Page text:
From pensive to pyrotechnic, Musto’s music is anything but predictable. Maybe we’ll get lucky and lightning will strike again.
FANFARE Magazine Issue 33:1 September/October 2009
Many view John Musto (b. 1954) as the successor to Ned Rorem, the most consistently successful composer of American art song – not that Rorem is going away yet! In fact, many singers I know think he’s even better. And I’m not here to dispute it. Musto is the real thing, a quite flawless musician, with superb chops and lyric instincts. He’s sophisticated as hell and can write a great tune.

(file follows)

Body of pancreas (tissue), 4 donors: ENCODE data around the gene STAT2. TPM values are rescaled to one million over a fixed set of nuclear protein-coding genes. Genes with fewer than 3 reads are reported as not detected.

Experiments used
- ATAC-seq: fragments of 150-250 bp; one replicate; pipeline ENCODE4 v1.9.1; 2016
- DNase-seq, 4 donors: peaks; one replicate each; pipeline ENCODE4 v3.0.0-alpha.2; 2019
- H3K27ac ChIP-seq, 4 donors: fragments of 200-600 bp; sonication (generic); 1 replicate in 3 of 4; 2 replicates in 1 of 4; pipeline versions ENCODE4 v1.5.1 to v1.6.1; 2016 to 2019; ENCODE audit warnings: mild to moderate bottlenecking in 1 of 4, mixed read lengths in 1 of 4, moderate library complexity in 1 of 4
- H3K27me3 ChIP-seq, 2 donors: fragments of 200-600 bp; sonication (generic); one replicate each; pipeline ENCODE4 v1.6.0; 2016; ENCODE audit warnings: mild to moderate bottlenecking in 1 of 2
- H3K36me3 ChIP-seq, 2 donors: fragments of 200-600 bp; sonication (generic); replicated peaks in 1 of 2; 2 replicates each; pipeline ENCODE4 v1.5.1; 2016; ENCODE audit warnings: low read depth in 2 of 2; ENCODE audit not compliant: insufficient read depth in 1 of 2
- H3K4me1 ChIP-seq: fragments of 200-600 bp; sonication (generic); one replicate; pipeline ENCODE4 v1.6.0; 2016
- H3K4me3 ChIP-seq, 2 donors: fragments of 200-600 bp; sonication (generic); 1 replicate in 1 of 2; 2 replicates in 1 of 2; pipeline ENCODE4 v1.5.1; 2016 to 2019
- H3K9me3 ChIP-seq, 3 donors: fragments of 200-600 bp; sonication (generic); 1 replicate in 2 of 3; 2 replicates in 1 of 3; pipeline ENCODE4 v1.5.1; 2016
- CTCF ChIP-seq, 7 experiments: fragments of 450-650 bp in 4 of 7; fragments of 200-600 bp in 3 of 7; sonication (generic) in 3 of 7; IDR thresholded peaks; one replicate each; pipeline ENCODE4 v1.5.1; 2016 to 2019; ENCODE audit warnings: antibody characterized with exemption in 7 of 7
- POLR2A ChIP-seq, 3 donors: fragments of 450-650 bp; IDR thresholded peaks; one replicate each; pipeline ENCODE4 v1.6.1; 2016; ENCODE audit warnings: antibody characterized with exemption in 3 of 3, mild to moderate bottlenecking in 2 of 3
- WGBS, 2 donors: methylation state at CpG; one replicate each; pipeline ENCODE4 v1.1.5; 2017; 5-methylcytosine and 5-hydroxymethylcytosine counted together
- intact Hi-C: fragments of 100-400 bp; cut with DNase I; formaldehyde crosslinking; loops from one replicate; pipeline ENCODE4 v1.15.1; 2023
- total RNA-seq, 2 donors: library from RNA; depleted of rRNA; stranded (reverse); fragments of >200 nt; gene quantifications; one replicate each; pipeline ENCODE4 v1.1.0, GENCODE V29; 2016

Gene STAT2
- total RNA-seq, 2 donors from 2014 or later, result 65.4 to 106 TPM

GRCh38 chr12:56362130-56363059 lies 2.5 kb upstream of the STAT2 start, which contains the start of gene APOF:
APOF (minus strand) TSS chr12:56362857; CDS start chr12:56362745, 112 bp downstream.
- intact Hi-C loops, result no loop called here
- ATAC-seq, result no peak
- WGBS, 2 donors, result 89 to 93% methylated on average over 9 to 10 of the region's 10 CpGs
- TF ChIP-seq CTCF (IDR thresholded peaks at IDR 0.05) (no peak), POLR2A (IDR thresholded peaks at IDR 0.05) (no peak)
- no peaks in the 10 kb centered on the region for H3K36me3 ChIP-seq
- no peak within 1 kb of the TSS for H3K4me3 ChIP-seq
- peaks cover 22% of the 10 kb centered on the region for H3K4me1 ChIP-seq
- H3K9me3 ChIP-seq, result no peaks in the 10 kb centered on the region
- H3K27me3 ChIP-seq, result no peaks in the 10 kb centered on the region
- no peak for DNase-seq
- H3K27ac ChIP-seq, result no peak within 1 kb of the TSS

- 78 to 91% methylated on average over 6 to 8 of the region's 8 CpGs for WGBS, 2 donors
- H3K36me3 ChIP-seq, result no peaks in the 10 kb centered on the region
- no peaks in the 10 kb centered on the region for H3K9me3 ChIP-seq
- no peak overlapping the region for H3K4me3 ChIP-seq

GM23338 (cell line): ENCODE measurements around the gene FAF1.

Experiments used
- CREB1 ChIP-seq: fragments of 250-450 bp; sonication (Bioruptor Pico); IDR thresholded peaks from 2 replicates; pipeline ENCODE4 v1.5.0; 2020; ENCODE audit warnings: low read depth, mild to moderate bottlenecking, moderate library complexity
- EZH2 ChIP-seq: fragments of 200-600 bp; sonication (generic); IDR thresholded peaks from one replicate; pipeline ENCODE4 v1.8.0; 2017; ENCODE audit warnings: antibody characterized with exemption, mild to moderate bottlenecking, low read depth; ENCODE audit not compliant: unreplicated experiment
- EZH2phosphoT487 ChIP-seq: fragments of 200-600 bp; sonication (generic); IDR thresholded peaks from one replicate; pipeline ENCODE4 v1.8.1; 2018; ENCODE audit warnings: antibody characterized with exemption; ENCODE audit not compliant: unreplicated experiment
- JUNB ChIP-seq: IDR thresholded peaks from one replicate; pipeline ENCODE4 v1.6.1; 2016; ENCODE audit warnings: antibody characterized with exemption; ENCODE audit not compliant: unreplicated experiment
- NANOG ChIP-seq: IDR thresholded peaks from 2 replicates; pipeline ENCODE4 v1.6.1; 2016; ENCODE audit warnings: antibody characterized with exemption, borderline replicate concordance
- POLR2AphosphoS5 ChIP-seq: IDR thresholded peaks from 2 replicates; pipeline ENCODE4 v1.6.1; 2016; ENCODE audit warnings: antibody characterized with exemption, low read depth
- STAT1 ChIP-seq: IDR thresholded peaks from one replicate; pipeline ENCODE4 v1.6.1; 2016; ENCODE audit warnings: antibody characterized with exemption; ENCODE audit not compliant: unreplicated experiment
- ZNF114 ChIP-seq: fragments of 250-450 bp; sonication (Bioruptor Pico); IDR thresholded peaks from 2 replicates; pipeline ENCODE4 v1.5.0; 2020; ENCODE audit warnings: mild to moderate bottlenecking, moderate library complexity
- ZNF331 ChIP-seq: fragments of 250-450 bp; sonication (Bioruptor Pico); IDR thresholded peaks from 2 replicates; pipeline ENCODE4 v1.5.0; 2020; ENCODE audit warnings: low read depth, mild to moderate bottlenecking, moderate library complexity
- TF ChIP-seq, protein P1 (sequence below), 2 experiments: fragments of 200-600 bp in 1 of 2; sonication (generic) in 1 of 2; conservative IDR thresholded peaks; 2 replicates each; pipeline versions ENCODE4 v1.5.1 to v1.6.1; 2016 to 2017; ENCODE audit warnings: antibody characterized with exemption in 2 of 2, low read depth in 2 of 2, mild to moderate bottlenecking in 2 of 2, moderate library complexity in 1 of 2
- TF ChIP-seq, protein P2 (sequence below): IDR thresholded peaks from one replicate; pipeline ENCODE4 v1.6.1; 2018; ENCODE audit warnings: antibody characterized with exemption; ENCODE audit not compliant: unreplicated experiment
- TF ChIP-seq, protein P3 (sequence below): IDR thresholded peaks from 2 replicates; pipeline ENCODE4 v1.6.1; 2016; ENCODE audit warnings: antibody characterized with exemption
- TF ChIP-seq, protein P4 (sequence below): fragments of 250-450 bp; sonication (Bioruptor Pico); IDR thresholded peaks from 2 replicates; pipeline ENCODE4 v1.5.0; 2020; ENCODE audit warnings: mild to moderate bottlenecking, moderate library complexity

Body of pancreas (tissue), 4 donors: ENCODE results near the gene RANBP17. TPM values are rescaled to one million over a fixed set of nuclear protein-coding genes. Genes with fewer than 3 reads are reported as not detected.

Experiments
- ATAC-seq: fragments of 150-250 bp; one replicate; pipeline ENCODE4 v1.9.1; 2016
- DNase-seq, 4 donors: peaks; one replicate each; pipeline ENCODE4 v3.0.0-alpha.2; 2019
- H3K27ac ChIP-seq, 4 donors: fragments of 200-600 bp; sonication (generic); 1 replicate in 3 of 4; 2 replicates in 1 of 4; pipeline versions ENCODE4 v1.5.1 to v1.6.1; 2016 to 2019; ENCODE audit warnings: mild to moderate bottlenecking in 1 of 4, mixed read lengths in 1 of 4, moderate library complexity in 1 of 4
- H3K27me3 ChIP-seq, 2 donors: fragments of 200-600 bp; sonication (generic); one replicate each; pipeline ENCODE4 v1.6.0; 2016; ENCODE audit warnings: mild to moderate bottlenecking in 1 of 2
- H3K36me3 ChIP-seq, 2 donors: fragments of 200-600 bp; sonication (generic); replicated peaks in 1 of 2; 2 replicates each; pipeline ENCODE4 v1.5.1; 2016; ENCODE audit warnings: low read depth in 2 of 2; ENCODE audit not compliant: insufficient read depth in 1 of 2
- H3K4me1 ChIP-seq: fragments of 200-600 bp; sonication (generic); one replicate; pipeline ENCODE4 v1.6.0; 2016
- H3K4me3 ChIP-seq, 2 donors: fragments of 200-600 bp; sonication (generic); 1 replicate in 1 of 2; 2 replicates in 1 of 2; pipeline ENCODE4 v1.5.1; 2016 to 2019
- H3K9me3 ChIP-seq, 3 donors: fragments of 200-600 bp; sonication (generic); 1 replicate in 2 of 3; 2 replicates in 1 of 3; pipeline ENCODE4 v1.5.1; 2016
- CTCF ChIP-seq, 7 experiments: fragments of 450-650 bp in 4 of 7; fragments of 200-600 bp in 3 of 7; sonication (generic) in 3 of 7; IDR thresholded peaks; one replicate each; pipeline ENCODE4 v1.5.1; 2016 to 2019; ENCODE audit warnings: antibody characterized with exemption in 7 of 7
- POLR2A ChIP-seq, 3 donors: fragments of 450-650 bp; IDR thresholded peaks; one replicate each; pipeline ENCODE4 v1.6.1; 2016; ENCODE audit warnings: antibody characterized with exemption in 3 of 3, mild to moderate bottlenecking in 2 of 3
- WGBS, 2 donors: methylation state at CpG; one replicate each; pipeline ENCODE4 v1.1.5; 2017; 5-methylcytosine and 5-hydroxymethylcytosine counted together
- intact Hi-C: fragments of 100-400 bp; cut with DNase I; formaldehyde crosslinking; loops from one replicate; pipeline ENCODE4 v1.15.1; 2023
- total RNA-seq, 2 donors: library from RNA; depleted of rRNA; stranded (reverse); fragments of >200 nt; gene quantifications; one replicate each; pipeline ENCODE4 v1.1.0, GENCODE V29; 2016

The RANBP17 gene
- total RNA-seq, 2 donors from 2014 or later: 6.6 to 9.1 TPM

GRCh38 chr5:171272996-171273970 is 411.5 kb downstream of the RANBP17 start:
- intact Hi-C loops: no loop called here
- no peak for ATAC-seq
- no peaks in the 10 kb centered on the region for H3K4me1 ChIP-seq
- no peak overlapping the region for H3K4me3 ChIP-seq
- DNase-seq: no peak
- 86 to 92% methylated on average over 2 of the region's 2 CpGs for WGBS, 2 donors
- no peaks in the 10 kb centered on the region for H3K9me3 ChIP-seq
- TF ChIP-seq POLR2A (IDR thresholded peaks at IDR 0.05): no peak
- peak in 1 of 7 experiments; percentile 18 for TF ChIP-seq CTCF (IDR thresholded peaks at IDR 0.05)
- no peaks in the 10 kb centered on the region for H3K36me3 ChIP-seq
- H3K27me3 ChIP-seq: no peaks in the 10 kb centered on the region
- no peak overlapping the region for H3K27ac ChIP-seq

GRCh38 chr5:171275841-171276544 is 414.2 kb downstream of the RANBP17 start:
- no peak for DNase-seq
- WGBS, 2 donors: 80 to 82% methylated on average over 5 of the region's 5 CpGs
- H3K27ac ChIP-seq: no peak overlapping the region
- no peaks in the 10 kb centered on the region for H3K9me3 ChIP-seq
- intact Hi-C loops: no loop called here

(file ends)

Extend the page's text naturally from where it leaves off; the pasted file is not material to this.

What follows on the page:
I’ve received for simultaneous review two discs that highlight the composer’s versatility. The first is a song recital with Musto as accompanist. It includes equally distributed songs for baritone and soprano, with Viva Sweet Love and Quiet Songs being cycles for the two voices, respectively. Musto has a gift for taking familiar tropes and somehow imbuing them with new life. This may have to do with the fact that his taste for popular American music tends toward the first half of the 20th century, where the distance allows for more latitude in reinterpretation. Blues, jazz, ragtime, Tin Pan Alley, and Broadway all are evoked at one time or another. But there isn’t dripping irony here, the way there is in much postmodern music. Musto’s voice is neither sentimental or pandering; his approach to older languages is full of respect, yet not deferential. He finds fresh things in familiar sounds. It’s clear-eyed, or maybe better, clear-eared. Thus the chords of the very first song of Viva Sweet Love , “as is the sea marvelous,” sounds bluesy, but they’re chords you really haven’t heard before in this context. The same goes for the Gershwinesque sway of “Penelope’s Song,” which I’m still humming. The Quiet Songs tend to project a purer lyricism, in the spirit of Copland and Bernstein, above all in the eponymous third song. And lest you think the composer only does “classic American tonal,” then we get Nude at the Piano, a simultaneously hilarious and heartbreaking song, whose harmony is in full Bergian chromaticism, and yet is also a perfectly convincing torch song in the cabaret tradition.